The worst part about my nasty house is that it shames me. Or rather, it adds to the shame that I already feel, and that becomes a cycle. My mind tells me all the time that I'm a failure. I'm a terrible wife and a terrible woman. I can't have a baby and I'm not a great cook, so what kind of wife am I? The logical part of my brain says that it isn't true, that my husband loves me for who I am and doesn't think less of me for my struggles, but it's hard to believe that. That same logical brain tells me to cut myself slack, that I've been dealing with depression and acing school and volunteering as well as working, and it's okay to focus on surviving some days. Then I look at my messy house and the words just ring through my head: "Failure. Failure. Failure." And instead of cleaning and decluttering, my instinct is to hide under the blankets and cry, because I can't face the reality that once I clear it all out, I'll have to come to grips with the emptiness of those empty rooms that will never belong to a child.

On January 1, I woke up as a woman on a mission. I wanted to clean out this house from top to bottom. I wanted to sweep out all the things that had built up and that were overwhelming me, to stop being embarrassed to have someone drop in. Maybe it was getting past the difficult holiday season or hitting roughly six months since our last set of infertility treatments failed, but suddenly I needed change. Since that day, I've been taking it one day at a time. I bought a filing cabinet to attempt to fix the paper problem. I went through boxes of old paper and tossed most of the sheets that I no longer need for school. I scrubbed floors and I dusted. It's a long-term project, and I may never have that pristine house from the magazine, but I'm getting a little bit proud of my progress. Maybe one day I will graduate to being a real adult with a proper home.

Why am I sharing this story? It's embarrassing, right? I don't want people to know how messy I am. I guess I'm sharing it because maybe there are other people who are stuck in shame and loss and grief and need to know that they aren't the only ones who haven't scrubbed the kitchen floor in a long time. I needed you all to know that this grief I'm in is real and painful and nasty and all-encompassing, but I'm ready to be very real about it and not live in shame. I also want to advocate for us hurting people. It's easy to watch an episode of Hoarders and feel sorry for those poor people in their mess. It's not as easy to walk across the street and hug the hurting person who is in front of you. People like me are everywhere. We are in your Bible studies and in your book groups and at your workplace. We are embarrassed and ashamed of the mess inside our homes and inside our minds. I've had people - even my own mother - chastize me for the messy state of my house, and it didn't help. Instead it just told me, "Keep hiding." What I needed was love. I needed to be told that despite the mess, I was worth loving. So readers, if you aren't in the mess right now, keep your eyes open, because it might be your turn to tell someone that they are enough.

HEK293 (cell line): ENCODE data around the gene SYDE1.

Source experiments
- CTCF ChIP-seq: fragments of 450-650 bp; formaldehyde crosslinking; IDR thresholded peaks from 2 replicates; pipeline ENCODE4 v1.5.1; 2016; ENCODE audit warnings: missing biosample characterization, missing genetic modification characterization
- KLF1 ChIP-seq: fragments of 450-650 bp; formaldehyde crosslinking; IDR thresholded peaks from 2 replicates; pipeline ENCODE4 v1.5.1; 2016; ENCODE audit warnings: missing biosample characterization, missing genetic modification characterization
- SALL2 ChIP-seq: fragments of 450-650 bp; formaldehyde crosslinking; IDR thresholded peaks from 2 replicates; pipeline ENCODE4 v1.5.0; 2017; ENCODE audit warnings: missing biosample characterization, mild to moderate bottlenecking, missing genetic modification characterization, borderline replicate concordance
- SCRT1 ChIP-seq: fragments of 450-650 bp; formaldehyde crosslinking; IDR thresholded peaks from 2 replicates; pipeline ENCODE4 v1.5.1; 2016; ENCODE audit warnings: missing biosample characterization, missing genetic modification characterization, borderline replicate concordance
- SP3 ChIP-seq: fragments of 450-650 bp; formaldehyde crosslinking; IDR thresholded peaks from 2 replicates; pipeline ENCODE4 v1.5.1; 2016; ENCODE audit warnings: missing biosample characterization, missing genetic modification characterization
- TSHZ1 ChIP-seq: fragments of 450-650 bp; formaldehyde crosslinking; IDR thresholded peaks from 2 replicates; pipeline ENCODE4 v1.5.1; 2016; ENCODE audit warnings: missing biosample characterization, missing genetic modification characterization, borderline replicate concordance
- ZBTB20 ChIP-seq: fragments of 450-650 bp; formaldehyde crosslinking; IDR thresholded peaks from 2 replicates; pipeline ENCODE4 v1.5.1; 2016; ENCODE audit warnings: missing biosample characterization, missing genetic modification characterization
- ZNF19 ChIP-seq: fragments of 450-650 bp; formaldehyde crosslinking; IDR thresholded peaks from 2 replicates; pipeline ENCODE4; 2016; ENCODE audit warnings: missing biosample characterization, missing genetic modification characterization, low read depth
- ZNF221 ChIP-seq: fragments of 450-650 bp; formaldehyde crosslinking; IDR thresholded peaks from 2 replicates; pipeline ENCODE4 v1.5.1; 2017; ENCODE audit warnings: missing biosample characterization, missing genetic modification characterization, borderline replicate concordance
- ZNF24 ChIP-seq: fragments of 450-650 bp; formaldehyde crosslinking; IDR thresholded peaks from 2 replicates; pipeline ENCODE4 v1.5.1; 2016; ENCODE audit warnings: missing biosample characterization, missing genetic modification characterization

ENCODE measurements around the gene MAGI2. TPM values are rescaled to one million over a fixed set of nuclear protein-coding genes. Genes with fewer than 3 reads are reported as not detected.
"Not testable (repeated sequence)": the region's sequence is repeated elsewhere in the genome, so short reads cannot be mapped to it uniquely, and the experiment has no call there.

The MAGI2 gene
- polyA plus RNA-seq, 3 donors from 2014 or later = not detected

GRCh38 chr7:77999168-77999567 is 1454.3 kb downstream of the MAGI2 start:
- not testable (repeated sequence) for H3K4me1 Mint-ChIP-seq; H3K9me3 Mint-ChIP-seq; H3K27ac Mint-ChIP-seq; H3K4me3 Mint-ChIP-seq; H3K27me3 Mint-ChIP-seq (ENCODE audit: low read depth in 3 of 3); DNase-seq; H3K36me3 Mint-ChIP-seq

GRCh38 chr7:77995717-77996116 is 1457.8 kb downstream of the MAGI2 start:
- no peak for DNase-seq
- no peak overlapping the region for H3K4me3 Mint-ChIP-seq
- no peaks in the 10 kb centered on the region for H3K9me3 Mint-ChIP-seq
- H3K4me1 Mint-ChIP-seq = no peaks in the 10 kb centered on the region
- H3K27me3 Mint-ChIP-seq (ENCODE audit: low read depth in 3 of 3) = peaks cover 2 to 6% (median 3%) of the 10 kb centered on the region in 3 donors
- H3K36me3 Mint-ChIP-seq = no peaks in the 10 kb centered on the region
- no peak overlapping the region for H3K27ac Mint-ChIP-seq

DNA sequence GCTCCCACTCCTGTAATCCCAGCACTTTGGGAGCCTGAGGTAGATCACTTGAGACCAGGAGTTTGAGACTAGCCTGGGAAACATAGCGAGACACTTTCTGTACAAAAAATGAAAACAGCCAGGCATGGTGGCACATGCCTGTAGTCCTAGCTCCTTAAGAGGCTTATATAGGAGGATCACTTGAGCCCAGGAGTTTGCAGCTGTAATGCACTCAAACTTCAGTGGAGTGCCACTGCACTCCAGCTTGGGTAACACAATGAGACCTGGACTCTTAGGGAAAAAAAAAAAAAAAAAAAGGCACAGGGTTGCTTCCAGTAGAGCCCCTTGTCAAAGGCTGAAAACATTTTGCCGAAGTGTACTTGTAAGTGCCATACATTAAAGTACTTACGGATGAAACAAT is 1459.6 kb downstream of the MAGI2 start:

Tuesday, 10 January 2017

Top Ten Tuesday: 2016 Releases I Didn't Get Around To Reading in 2016

Hello dear readers! Welcome to 2017! I haven't been posting too much lately. I've been deep in thought and trying to move forward in a variety of areas, so watch this space for some life updates; HOWEVER, it's time for another Top Ten Tuesday, and today we're talking about 2016 release that we didn't manage to read in 2016, so here are some that are still on my list.

1. Homegoing by Yaa Gyosi: I got this in the TBTB Secret Santa exchange from the amazing Katelynn over at Books and Bottles, so I'm stoked to read this very soon!

2. Up To This Pointe by Jennifer Longo: I have a lifelong fascination with ballet, even though I was rubbish as a dancer, so this really appeals to me.

3. When Breath Becomes Air by Paul Kalanithi: I feel like this book was everywhere in 2016, and yet I still managed not to read it. Soon!

4. Here I Am by Jonathan Safran Foer: I still have to read a few of his books, actually, but I'll get around to them at some point.

5. Truly Madly Guilty by Liane Moriarty: Sounds very intriguing!

6. Victoria by Daisy Goodwin: Historical fiction? Check. British royalty? Check. I'm in!

7. The Summer Before the War by Helen Simonson: Okay, maybe I'm just obsessed with historical fiction...

8. I'm Judging You: The Do-Better Manual by Luvvie Ajayi: I didn't actually hear about this book until last week, so it's hard to say that I "didn't get around to it"; I've been trying to read more about race relations and open my eyes by reading more by people of colour, and this book was recommended. I'm really looking forward to starting it.

9. Swing Time by Zadie Smith: I've read a few of her books and found them interesting, so I'll be excited when my hold for this book comes in within the next few weeks.

10. Avalanche by Julia Leigh: I haven't done IVF, but infertility has been such a central part of my life over the past few years, so I'm looking forward to diving into Leigh's memoir.